Petition: Secure the Border

If you are like Gov. Rick Perry, and you agree the federal government must take responsibility and secure our border, sign this petition.

Gov. Perry visits Iraq, eats by flashlight, is awakened by embassy alarm

July 19, 2009
Ft. Worth Star Telegram
Chris Vaughn
Gov. Rick Perry, on his second trip to Iraq this year, ate dinner with National Guard troops by flashlight Saturday night after a generator quit, prompting him to joke that it turned into a "very romantic setting."On Sunday morning, he was abruptly awakened at 5:30 by the U.S. Embassy’s alarm for incoming rockets, perhaps an ordinary event in Iraq but one rarely heard in Austin. "I knew when I woke up, that is not my alarm clock," Perry said during a brief phone interview from Baghdad on Sunday. "We have no idea what that was about. There was no damage to the embassy. But it was a fairly exciting start to the day." Perry, a former Air Force pilot, landed in Iraq on Saturday with four other governors: Tim Pawlenty of Minnesota, Jay Nixon of Missouri, Jim Gibbons of Nevada and Pat Quinn of Illinois, all invited by the Defense Department. He visited in Iraq in January and thought there were a "multitude of reasons" for going back. "No. 1, to tell these young men and women that the people in Texas are supporting them, praying for them and that they are ready for them to come home," he said. "It’s worth my time to tell them, 'Thank you, we’re proud of you, and God bless you.’ "

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Governor Perry's interview with Bill Whittle of PJTV.

Sunday, Governor Perry connected via satellite from Kuwait with PJTV's Bill Whittle. The two discussed the Governor's recent visit with Texas soldiers in Iraq, progress in and hope for the new democracy, and a few other issues.

You can watch the entire interview here:

Governor Perry on PJTV via satellite from Kuwait

The Governor also shared some photos via twitter over the weekend, so be sure to follow @GovernorPerry on Twitter.com to get updates straight from Governor Rick Perry. If you are on Facebook, be sure to become a supporter here: http://Facebook.com/GovernorPerry.

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Good News.

While some in Washington are spending an inordinate amount of time these days running down Texas for perceived political gain, Governor Perry is proud that Texas remains the nation's economic leader.

Texans are clearly responding to Governor Perry's optimistic message about Texas; today's Rasmussen Reports poll, showing the Governor leading by 10-points, confirms that voters prefer Perry's brand of strong conservative leadership to mere harping from the sidelines.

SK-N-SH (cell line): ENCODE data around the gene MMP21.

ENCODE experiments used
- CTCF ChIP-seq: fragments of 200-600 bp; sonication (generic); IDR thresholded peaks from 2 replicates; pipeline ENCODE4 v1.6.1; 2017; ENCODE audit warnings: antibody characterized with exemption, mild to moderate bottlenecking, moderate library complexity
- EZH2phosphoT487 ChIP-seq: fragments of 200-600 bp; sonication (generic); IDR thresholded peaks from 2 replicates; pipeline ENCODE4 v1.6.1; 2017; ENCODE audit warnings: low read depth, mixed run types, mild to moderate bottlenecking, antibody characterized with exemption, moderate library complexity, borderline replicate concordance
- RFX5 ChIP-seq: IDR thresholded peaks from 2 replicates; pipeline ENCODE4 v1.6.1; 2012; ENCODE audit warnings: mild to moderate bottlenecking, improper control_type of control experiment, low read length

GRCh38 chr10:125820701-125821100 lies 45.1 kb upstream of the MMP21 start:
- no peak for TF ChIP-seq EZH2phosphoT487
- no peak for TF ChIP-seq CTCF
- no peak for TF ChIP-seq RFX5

If you have not had the opportunity to hear Governor personally deliver his message about Texas leadership, please take a few minutes to watch one of the many speeches available on the campaign YouTube channel.

These days, however, it's not just Governor Perry advocating the Texas model; our state's success story is beginning to get out, far and wide.

National Review, calling Governor Perry a "classic conservative hard case," published a must-read article this month about our Great State:

Governor Perry sums up the Texas model in five words: "Don't spend all the money." Here's what a good long run of small-government, low-tax conservatism has achieved in Texas: Once a largely agricultural state, Texas today is home to 6 of the 25 largest cities in the country, more than any other state. Texas has a trillion-dollar economy that would make it the 15th-largest national economy in the world if it were, as some of its more spirited partisans sometimes idly suggest it should be, an independent country. By one estimate, 70 percent of the new jobs that were created in the United States in 2008 were created in Texas. Texas is home to America's highest-volume port, the largest medical center in the world, and the headquarters of more Fortune 500 companies than any other state, having surpassed New York in 2008. While the Rust Belt mourns the loss of manufacturing jobs, Texans are building Bell helicopters and Lockheed Martin airplanes, Dell computers and TI semiconductors.

You may have also seen The Economist's coverage of the ongoing battle between Texas and California for preeminence in the United States-- Texas has the upper hand in that rivalry.

And let's not forget Forbes, which declared this week, "In Texas, you can get ahead in the recession" and wrote that "it's not surprising that two Lone Star state cities come out on top" of its latest rankings.